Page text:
The prince lived happily ever after this day.

Lived happily ever after is an idiom, so I am wondering if you can combine "lived happily ever after" with "this day" or any other nominal group.

  • 2
    You can do whatever you want. When you alter a well-known phrase, the effect this has on your audience will depend on whether they believe you've done so intentionally, whether they think you've done so cleverly, whether they feel it fits the tone, etc. In short, there's no simple and no especially reliable way to predict how your word play (or fumble) will be perceived.
    – Juhasz
    Aug 25, 2021 at 22:41

1 Answer 1


While "lived happily ever after" is certainly an idiom, it is more than that - it is also a recognisable phrase commonly used at the end of fairy tales. Whenever it is used in whole, there is a strong suggestion that a situation is being likened to, or contrasted with a fairy tale. Changing it the way you suggest would break that recognisable idiom and it could lose some of its meaning or impact.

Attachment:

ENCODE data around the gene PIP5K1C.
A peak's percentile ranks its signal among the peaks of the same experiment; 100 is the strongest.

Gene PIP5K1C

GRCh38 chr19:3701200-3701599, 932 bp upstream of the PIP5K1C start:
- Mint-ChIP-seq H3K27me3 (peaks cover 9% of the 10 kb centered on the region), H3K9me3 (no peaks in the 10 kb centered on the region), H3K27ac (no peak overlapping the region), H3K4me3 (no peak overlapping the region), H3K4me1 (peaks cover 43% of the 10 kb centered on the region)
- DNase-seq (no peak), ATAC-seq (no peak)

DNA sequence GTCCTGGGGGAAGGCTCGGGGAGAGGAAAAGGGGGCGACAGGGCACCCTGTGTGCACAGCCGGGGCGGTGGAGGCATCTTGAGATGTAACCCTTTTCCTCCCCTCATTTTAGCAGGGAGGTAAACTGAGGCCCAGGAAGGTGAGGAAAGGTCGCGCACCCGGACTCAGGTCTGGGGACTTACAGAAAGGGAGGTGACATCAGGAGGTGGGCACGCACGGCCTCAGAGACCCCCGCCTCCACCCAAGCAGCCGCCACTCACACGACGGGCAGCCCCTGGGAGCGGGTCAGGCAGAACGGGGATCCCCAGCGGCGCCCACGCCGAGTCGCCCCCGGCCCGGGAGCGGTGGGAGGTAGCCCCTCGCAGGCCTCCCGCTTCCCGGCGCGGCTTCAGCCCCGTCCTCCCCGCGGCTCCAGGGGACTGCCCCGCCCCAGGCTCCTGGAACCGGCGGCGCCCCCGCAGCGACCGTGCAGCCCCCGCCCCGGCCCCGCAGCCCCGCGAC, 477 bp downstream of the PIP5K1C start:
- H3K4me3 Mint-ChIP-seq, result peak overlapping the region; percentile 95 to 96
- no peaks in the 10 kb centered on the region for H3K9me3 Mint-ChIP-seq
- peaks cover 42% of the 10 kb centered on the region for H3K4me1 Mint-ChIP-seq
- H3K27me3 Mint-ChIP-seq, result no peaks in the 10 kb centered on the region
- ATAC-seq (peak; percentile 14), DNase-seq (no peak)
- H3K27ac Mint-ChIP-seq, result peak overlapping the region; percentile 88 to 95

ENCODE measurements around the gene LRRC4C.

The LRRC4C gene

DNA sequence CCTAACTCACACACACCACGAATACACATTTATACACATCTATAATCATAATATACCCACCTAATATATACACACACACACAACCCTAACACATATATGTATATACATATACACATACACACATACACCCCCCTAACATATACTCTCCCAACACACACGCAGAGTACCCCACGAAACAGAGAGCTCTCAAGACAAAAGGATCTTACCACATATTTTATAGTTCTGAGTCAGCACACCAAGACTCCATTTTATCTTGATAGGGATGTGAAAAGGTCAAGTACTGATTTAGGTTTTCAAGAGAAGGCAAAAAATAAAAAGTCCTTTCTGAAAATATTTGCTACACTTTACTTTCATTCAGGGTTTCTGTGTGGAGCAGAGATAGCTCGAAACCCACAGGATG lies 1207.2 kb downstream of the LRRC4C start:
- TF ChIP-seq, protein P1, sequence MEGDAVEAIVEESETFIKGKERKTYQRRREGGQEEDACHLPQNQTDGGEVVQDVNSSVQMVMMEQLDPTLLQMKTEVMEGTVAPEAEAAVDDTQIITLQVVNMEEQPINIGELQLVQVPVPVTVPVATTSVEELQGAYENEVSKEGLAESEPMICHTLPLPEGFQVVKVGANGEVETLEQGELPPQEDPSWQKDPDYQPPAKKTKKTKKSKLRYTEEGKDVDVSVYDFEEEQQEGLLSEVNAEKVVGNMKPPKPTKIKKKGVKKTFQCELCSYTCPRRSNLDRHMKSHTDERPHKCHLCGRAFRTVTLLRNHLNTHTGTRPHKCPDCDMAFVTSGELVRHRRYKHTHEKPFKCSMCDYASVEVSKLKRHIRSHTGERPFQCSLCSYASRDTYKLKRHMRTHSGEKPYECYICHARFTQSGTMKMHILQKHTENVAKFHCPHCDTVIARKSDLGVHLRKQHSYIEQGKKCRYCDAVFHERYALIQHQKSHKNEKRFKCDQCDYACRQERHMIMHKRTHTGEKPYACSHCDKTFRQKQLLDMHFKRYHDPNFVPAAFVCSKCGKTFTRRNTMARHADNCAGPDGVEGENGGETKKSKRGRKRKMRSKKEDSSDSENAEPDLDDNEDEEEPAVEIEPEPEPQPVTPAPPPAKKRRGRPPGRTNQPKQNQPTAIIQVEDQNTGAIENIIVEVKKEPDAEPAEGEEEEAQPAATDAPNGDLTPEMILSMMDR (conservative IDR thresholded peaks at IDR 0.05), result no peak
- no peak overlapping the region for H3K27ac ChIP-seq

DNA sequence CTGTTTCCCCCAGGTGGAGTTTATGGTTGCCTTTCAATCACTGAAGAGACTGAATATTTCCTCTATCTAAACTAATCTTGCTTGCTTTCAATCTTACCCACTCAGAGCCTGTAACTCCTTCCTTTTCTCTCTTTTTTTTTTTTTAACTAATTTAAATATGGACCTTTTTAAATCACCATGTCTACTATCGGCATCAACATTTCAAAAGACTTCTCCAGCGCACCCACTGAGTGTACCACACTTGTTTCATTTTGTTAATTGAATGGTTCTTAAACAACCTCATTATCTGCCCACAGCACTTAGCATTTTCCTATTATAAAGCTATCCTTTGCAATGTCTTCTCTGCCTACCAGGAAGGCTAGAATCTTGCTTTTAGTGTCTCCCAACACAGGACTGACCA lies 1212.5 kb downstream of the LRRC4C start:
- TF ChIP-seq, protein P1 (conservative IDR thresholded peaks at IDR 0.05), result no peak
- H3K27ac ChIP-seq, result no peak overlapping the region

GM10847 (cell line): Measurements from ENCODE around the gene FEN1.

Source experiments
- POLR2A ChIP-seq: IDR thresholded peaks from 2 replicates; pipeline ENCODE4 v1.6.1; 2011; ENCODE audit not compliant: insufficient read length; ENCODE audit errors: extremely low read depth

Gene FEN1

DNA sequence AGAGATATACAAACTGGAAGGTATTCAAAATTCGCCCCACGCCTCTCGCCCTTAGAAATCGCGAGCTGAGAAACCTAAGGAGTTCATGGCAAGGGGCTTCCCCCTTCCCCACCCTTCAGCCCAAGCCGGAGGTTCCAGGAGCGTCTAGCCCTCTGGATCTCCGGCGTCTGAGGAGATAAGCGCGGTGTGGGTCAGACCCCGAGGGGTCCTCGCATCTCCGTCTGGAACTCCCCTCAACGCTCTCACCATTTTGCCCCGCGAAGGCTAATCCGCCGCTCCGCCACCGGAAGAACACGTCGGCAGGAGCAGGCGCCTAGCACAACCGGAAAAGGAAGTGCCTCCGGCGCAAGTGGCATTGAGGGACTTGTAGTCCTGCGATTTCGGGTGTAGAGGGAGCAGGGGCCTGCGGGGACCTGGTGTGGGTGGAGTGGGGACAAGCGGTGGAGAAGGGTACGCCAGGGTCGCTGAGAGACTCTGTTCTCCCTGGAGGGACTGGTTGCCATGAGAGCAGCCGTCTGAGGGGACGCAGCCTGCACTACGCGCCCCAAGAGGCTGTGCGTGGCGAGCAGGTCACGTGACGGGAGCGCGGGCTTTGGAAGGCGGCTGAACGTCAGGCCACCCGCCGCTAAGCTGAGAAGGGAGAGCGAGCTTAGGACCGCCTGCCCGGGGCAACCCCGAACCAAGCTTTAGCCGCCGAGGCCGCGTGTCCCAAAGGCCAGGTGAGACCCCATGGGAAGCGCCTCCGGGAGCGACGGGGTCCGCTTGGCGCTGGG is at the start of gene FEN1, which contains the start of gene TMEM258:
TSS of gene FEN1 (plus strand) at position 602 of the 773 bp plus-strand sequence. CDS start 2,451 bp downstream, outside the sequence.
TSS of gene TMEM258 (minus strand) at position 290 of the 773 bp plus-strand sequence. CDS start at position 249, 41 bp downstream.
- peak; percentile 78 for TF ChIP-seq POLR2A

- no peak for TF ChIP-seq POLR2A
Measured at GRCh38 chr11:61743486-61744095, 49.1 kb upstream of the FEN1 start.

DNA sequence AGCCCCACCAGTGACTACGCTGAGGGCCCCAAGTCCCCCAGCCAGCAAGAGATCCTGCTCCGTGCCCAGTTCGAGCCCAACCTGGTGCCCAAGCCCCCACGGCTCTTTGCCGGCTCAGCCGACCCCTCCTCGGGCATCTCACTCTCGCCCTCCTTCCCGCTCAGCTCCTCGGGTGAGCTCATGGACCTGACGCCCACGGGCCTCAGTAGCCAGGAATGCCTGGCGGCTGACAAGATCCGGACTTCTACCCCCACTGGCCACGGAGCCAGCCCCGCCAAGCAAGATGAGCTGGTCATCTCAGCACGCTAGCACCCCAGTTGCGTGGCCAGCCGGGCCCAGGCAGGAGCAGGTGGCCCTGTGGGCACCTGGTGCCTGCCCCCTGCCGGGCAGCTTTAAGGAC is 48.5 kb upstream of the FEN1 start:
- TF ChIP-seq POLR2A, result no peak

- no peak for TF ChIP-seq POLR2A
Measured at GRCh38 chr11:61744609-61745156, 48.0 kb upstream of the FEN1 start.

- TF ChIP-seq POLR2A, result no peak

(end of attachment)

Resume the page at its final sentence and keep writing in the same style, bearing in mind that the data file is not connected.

But, even if you were to accept that the phrase would lose that connotation, it would be very odd to use it as you suggest. "Ever after" is a recognised phrase found in the dictionary, but as Websters notes, it is old-fashioned language. It is only really used today as part of that longer, recognisable idiom, and perhaps some similar ones, too.

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